The First Governor

"There are many positions of greater authority and renown within and without the British Empire, but in a sense I cannot explain there is no promotion after Jerusalem." (Storrs).


The exhibit is about Sir Ronald Storrs, his character, perceptions, and endeavor during his term of office as the first British governor of Jerusalem, between 1918 and 1926.
Sir Ronald Storrs arrived in Jerusalem after a prolonged term of service in the East in general, and in Cairo in particular. He was familiar with the city from previous visits but more than anything else he came with a well planned agenda: he recognized the rare complexity which is characteristic of Jerusalem - its status and symbolism in human culture, on the one hand, and his liberal and Orientalistic perceptions, on the other. Following hundreds of years of unsteady government and neglect under the rule of the Ottoman Empire, the city was in need of a giant, and this is what Storrs did with a gentle hand that removed the dust, thus revealing a profound understanding of the city's significance, shedding light on the treasure of human culture buried and forgotten among the ruins. For the first time in generations, Jerusalem was governed by a man who regarded himself a civil servant, for whom it was imperative to respect and cultivate the things created by his predecessors and adapt his endeavor to the city's character - as one who regarded himself as receiving a highly valuable deposit for safekeeping. This was unlike all the city's previous conquerors who regarded themselves as bequeathed the city by the benevolence of God and worthy of eternal governance.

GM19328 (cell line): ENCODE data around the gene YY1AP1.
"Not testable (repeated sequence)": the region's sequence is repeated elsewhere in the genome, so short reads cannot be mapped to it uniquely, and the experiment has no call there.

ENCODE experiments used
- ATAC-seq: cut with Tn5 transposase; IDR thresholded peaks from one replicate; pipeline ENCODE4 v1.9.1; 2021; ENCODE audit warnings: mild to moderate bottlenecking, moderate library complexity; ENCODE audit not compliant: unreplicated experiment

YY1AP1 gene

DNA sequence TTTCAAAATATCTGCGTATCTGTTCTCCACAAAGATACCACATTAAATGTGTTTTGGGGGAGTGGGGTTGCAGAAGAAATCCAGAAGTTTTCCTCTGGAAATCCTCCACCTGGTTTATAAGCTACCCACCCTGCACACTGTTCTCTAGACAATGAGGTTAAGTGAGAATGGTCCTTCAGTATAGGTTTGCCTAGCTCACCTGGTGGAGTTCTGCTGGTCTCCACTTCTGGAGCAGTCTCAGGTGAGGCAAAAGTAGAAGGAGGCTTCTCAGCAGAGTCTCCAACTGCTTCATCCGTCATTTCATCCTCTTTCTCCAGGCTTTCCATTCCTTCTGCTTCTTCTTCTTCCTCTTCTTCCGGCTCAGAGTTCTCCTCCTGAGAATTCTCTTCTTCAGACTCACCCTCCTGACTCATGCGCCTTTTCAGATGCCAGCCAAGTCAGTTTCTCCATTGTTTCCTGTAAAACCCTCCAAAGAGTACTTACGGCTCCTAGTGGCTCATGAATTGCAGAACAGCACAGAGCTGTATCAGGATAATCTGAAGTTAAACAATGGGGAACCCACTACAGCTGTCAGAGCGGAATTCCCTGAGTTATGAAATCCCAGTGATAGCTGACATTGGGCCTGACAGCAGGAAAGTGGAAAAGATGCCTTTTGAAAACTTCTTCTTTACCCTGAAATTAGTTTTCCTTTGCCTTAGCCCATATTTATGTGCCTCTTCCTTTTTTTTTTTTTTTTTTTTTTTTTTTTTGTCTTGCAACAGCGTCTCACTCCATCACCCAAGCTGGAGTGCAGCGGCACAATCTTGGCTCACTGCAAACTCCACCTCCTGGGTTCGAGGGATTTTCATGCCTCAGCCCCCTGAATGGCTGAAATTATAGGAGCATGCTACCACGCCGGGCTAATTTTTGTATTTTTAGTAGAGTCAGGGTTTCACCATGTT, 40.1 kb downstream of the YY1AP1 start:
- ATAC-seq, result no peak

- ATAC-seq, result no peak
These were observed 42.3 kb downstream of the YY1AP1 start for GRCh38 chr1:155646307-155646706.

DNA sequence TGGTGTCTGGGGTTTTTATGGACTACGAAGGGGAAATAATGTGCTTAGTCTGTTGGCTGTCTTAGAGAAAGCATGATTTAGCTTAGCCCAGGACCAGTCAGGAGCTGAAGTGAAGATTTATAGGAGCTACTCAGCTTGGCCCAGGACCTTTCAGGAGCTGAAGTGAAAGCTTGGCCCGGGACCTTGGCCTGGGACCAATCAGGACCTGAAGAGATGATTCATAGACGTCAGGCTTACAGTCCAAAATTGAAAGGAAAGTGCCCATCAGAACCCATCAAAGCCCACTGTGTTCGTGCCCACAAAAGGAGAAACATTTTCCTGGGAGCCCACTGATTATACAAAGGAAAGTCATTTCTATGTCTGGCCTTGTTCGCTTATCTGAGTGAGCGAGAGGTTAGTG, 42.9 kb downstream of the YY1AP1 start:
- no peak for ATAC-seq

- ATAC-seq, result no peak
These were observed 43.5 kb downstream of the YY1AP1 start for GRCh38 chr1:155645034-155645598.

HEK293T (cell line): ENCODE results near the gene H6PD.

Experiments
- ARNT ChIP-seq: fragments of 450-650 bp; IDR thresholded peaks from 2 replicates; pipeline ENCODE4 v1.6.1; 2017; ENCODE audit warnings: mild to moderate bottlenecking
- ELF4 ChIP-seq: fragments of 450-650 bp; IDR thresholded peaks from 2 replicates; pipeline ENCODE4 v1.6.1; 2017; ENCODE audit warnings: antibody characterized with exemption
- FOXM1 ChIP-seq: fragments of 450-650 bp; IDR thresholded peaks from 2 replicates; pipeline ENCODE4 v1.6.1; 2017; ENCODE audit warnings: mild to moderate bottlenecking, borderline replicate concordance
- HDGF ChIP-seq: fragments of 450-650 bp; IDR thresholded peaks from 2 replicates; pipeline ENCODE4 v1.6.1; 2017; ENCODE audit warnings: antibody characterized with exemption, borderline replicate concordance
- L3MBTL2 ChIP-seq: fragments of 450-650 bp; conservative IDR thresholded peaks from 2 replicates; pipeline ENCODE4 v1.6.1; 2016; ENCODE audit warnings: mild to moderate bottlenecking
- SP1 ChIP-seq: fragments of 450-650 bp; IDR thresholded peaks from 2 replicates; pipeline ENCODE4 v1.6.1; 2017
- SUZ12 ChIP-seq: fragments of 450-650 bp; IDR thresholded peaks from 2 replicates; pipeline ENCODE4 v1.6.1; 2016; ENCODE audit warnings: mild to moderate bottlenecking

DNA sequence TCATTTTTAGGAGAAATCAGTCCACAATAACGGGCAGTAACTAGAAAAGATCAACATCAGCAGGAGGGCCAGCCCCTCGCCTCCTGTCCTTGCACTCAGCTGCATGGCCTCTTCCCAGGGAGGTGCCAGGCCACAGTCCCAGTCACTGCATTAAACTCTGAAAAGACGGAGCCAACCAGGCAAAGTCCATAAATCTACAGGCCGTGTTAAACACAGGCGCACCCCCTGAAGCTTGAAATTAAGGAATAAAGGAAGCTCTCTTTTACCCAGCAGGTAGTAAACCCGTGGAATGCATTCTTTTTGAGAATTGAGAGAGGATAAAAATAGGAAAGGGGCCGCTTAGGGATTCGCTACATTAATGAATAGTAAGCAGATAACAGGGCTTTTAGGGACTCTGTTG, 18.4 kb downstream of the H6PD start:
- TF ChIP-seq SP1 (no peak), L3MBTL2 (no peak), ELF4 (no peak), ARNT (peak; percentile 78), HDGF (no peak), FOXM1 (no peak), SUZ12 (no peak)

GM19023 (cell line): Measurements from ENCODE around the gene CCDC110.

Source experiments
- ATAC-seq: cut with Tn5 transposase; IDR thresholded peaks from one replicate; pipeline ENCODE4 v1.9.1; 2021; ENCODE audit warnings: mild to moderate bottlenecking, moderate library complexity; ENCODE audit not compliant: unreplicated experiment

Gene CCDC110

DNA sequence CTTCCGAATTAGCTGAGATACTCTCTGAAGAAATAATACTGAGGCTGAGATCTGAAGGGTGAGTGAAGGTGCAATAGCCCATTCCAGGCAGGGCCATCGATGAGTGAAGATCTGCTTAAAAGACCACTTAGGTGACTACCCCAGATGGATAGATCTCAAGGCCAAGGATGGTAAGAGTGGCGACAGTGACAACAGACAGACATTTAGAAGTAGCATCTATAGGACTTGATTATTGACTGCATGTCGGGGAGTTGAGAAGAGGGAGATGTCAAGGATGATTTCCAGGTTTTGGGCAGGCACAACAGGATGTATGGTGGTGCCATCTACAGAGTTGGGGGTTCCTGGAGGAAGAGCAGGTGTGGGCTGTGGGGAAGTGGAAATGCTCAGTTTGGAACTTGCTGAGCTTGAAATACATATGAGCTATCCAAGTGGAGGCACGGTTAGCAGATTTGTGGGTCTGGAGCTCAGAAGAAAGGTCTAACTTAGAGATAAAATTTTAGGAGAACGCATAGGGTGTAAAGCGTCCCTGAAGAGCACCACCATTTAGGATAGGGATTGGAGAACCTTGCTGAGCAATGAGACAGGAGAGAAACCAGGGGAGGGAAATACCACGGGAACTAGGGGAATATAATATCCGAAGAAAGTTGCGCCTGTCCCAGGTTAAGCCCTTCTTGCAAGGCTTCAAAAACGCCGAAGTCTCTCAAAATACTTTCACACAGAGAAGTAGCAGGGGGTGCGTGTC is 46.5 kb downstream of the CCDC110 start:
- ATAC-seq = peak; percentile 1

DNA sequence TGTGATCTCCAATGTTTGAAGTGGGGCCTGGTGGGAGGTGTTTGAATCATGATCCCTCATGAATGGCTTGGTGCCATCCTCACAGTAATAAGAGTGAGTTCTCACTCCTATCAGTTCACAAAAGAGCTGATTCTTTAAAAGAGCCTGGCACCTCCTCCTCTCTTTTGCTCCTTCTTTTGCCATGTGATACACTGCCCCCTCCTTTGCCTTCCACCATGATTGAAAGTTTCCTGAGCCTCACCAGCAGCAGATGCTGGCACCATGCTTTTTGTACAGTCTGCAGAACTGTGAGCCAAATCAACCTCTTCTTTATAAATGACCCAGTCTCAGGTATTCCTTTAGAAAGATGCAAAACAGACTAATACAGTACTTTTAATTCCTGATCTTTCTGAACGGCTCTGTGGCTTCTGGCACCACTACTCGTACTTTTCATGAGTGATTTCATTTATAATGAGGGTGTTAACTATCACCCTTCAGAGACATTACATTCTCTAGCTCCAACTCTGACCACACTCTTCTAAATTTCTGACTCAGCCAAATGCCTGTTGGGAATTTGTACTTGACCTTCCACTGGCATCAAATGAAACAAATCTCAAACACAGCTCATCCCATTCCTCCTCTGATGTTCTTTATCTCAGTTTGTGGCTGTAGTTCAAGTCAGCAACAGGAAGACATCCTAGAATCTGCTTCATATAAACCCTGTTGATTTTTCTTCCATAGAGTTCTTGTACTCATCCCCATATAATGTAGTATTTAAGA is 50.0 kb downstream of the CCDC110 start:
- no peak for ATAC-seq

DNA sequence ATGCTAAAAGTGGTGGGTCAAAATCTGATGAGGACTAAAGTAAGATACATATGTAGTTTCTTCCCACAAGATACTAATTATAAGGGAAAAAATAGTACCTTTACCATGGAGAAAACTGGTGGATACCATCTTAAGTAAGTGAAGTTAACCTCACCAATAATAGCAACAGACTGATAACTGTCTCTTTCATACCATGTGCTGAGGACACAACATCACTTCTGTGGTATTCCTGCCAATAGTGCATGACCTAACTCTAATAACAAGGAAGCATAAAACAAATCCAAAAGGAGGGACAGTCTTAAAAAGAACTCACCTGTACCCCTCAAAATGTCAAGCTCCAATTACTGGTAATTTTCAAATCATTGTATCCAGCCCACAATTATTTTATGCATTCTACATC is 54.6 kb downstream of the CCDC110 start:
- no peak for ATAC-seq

Storrs' attitude toward Jerusalem, "was combination regarding the city as the holy of holiness and dry humor. In his memoirs he draws a picture of the harsh and complex reality with a sober and ironic touch. Sir Ronald Storrs' effect on the county's society, culture and policy was huge, and its marks can still be seen today in the city's appearance and its public administration perceptions.
Some of his endeavors, and particularly the architectural ones, have aroused a great deal of interest in recent years, however, the man, the greatly inspired conductor  who orchestrated the events that took place in the Jerusalem arena, has still to be examined by scientific research. The exhibit encompasses Storrs' endeavor in the impossible complexity of creating both an urban and ceremonial fabric of life in Jerusalem: The Pro-Jerusalem Society which he founded and headed, shaping the planning and architectural image of the city, naming the city streets, reviving traditional crafts, founding cultural and social endeavors, reinforcing the status of the city's Christian ethnic groups, organizing rituals in the holy places, his complex relationship with the Zionist movements, etc - all these are presented through the eyes of Storrs himself and in his own words.


Curator: Dr. Nirit Shalev-Khalifa

Opens: October 24 2010

Closes: August 13, 2011